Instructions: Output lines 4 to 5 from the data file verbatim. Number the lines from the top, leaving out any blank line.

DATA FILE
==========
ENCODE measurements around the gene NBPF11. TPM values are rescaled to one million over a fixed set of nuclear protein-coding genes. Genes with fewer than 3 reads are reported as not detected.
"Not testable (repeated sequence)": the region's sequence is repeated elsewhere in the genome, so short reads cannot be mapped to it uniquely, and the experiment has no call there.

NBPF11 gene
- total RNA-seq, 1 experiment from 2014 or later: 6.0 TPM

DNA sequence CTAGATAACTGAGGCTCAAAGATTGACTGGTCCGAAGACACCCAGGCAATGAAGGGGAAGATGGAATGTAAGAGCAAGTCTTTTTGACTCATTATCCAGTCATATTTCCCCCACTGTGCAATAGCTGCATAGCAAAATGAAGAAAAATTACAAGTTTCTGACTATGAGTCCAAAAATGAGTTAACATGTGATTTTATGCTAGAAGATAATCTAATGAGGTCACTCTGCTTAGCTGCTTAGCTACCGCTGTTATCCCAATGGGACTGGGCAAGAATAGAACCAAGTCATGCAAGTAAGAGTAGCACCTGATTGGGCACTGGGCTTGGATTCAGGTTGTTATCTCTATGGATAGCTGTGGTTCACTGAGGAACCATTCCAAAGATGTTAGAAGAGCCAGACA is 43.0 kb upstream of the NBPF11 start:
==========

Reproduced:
- total RNA-seq, 1 experiment from 2014 or later: 6.0 TPM

DNA sequence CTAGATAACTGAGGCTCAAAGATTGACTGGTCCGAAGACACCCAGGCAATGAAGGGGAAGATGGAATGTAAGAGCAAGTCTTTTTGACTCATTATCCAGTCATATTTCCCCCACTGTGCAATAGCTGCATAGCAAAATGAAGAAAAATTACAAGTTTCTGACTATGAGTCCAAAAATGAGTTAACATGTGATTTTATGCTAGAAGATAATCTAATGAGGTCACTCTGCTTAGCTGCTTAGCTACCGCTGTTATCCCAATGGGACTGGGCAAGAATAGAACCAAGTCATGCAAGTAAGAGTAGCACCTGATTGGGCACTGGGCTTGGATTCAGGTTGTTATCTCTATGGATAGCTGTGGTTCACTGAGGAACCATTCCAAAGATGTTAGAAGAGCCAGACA is 43.0 kb upstream of the NBPF11 start: